Finally the fruits of my jazz school labour, available for all to see! But seriously this transcription took forever to learn so I’m preserving it forever in video form. I hope you enjoy it! If you want to follow along with the transcription, click here or the image below to download a pdf of the entire thing. Yay!
So here’s a thing I want to get better at: filming myself playing and singing. I have been down with a pain flare the last few weeks but I managed to get it together long enough to shoot one take of this gorgeous tune. I’m pretty happy with the results and I think it’s only going to get better from here.
Let me know if you have any requests for future videos!
[Recently posted this vlog about discipline in art practice. Transcription is below. Sorry my run-on-sentence ass doesn’t know where to stick a period.]
The concept of discipline, it came up a lot today. Nate Wooley came to McGill and gave a masterclass and I had a couple conversations with some students and I think James Victore made a video about art practice and discipline, like, in the last week or so, and so it’s been on my mind a lot and I wanted to make a video about it. I have a funny relationship with discipline because I don’t really believe in it in the way that a lot of people think of discipline.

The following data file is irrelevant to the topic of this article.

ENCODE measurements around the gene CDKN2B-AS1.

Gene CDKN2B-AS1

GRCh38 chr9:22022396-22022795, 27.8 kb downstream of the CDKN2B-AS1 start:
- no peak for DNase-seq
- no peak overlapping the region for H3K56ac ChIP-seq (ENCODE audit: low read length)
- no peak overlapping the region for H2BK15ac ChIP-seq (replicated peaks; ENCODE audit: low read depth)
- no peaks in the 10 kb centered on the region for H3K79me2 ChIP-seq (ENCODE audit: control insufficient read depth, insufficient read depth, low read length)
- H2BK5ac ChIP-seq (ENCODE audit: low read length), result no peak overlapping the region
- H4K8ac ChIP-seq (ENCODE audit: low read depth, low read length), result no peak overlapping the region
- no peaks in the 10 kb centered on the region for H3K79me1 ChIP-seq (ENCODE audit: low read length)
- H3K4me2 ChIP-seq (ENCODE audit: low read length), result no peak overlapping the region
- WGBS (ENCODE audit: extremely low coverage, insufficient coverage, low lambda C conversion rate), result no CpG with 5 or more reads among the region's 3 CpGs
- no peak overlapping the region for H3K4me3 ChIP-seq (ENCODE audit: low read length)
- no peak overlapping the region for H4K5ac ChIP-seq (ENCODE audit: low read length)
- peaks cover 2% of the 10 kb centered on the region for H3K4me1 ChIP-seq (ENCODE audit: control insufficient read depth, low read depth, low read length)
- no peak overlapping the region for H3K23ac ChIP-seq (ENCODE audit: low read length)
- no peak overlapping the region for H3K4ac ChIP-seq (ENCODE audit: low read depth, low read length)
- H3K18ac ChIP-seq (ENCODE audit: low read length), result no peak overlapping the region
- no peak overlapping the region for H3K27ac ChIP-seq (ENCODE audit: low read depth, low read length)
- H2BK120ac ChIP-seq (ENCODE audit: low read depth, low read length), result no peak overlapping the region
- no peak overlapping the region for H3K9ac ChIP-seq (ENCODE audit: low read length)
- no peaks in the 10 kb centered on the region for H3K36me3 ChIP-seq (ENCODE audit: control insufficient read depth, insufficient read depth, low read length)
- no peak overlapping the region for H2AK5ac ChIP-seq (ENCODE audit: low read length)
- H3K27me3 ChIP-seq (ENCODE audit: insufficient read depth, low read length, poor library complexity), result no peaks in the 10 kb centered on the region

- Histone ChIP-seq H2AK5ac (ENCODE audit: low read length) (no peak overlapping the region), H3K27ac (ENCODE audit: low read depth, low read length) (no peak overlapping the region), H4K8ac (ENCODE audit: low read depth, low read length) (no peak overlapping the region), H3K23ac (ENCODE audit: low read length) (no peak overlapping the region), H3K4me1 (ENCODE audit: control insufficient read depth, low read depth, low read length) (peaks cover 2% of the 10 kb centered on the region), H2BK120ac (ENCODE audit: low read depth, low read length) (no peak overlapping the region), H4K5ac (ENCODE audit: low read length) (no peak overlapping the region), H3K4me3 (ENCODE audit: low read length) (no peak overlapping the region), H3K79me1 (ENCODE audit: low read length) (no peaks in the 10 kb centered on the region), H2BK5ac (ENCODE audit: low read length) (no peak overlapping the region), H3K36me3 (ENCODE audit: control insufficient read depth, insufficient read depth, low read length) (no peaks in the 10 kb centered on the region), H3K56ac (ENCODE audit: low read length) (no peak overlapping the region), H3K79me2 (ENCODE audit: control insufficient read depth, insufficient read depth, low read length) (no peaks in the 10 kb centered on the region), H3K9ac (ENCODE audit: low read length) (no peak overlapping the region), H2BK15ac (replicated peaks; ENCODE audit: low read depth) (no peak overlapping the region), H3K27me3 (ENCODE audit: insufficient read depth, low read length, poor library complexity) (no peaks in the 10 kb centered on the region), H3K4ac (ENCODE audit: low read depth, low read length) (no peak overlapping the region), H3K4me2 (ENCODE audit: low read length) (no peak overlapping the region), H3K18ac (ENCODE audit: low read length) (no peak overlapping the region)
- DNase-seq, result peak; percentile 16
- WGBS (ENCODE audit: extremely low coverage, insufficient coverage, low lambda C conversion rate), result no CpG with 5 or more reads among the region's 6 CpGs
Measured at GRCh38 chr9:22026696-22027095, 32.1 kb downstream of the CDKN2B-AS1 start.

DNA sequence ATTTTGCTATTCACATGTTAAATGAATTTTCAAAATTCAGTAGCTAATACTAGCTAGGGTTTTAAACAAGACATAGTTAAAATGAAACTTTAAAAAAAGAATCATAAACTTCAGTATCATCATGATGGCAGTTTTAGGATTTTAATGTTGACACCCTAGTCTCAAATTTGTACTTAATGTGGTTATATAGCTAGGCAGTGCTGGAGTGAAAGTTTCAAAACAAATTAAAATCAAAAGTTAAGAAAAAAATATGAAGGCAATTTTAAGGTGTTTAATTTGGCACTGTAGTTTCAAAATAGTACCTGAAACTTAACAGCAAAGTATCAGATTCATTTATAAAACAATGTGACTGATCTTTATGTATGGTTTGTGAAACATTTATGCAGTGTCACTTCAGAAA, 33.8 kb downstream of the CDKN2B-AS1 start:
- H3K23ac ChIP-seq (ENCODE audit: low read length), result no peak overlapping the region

The conversation I had today with this young trumpet player, um, she was under the impression that practice shouldn’t be fun. Discipline is work. And a long time ago I decided that I wasn’t going to not have fun in my life anymore. A lot of people know that I did a physics degree when I… I finished when I was 21 and that was a really, really hard time in my life, and I was really disciplined in the way that a lot of people think of it. I was really rigorously working; readings, assignments, like, no fun, just work all the time. By the end of it, I didn’t want to pick up a book, I didn’t want to think about work, it was just not on my radar whatsoever. And so even though I became a musician shortly after that I didn’t spend a lot of time practicing because I decided that if it wasn’t fun I wasn’t going to do it. And I don’t think a lot of musicians share this attitude, although it’s funny to be because why else would anybody become a musician if not to have fun? I mean it doesn’t have a great health plan and there’s not a bunch of financial security. The only reason I’m a musician is because it’s so fun. It’s a wonderful, expressive, joyful way to spend my life, not because I love hard work.